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For PR, does AP Style still matter?

In Uncategorized on February 23, 2015 at 9:24 am

Starting about the time Noah sent out his, “Ark 1.0 Offers Hope, Segue to Earth 2.0,” one of the basic rules of press release writing has been to adhere to AP Style.

The thinking has been two-fold: First of all, doing so would promote consistency. No more arguing about how to use commas in a series, no more debates about who gets a “Dr.” before his or her name. Check the Stylebook. End of debate.

Second – and perhaps most important – doing so would put our releases in the style preferred by the people receiving them. Most newspapers are pledged to AP style, and reporters and editors who see our releases have tended to be pretty darned dictatorial about the best way to abbreviate states and whether “statehouse” is one word or two.

In other words, adhering to AP Style allowed you to write with confidence.

Lately, though, that confidence has been shaken. These days, a quick read of daily newspapers reveals not only style deviations from paper to paper, but also inconsistencies within a single publication. What once would have been considered a gross violation of the sacred AP Style now seems to be shrugged off as inconsequential nitpicking.  What once would have earned a rookie reporter a smack on the knuckles with a pica pole now is ignored.

Why? Let us count the reasons:

  • Centralized copyediting, which takes copy review from a local desk to a remote location.
  • The rush and hurry of today’s journalism, which requires not only copy for print editions but also blogging, Tweeting, posting and commenting – not to mention video appearances, radio shows, etc.
  • The dumbing down of writing in general, which seems unlikely to recover from the everything-is-OK style of the digital world.
  • And … well, you get the point.

So, with all of that in mind, should PR types give a darn about AP Style? I, for one, argue that, yes, we should. It still will help us remain consistent with what we deliver. It will allow us to be confident that, should our copy fall into the hands of some copy desk dinosaur, it will appreciated. It will allow us to be assured that, should our releases simply be reprinted as submitted (a once-unthinkable event now considered routine), they will be readable.

And, finally, it will give us the satisfaction of knowing that SOMEONE is upholding high standards.

What social media won’t do for you

In Business Class, Connecting to Communicate, social media, Uncategorized on May 24, 2010 at 7:35 am

You’ve no doubt heard a lot about what social media can do for your life or your business. Build it, maybe. Improve it. Transform it.

In fact, if you listened to all of the hype, you could be forgiven for thinking social media can do just about anything. But it can’t. So, to offset the endless hype about what social media can do, here are four things it won’t do.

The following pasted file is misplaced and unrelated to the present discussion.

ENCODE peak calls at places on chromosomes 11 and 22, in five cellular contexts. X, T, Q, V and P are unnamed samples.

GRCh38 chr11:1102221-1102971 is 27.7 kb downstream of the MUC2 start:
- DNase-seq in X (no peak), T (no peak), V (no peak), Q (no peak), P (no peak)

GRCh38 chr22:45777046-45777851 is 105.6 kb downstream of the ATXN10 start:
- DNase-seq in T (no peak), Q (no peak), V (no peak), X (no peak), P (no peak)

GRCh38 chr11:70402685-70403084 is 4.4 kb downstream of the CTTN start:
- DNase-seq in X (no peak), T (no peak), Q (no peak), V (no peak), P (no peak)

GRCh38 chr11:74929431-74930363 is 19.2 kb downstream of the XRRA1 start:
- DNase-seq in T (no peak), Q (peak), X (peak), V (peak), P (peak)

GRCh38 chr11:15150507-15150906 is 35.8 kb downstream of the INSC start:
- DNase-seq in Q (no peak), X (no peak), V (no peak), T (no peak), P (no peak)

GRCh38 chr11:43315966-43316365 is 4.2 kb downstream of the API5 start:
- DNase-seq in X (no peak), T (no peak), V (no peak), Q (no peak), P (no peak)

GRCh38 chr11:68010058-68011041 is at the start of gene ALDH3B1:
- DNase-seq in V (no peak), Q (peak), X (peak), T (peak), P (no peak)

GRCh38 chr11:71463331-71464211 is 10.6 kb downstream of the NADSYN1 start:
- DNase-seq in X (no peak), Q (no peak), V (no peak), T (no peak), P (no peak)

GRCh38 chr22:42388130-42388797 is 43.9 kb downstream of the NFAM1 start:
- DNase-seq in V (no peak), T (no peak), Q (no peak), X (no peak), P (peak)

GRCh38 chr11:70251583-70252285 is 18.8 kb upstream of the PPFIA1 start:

Social media won’t substitute for a strategy. Social media is a tool. It’s one of the things you use to implement your strategy. It’s not a strategy. Before thinking about how you can use social media, think about what it is you’re trying to achieve and consider the best ways to achieve it. Perhaps social media will be a part of your strategy.

 

Social media won’t substitute for a message. Yes, once upon a time the medium was declared to be the message. But, face it: Without a message, you’ve got nothing to put into the medium. If you don’t have anything engaging to say, no one will listen – no matter what media you use to say it.

 

Social media won’t substitute for a brand. You’ve heard it over and over, but sometimes we forget these sorts of things. Your brand is not your organization’s name, a product name, a slogan or logo. It is, indeed, the complete experience a customer has with you. As such, social media will help you build, establish and connect a brand, but it won’t substitute for a brand.

 

Social media won’t substitute for a purpose. Even if you started Facebook, founded Twitter or came up with whatever is next, social media is not your purpose. Know why you exist or no magical media will make you worthwhile. Or interesting. Or successful.

Keep social media in perspective. It’s a great tool that can help some businesses succeed. For other businesses, though – those that don’t have a strategy, a message, a brand or a purpose – it will be a drain on resources and an unnecessary distraction. And, ultimately, OK, sure: It will indeed transform those businesses. In a bad way.

Big lessons from small business

In Business Class, uhm, Uncategorized on May 14, 2010 at 7:57 am

More than once or twice in recent days, I’ve found myself at lunch tables and on bar stools talking with fellow small business folks about the ups and downs of the economy. And again and again, I find myself recommending the same book: Bo Burlingham’s 2005 work, “Small Giants.”

In that book, Burlingham presents a group of companies that, as he put it, “choose to be great instead of big.” From a Michigan recording studio to a Silicon Valley HR firm, and from a New York restaurant group to a San Francisco brewery, the companies Burlingham examined had made conscious decisions not to grow.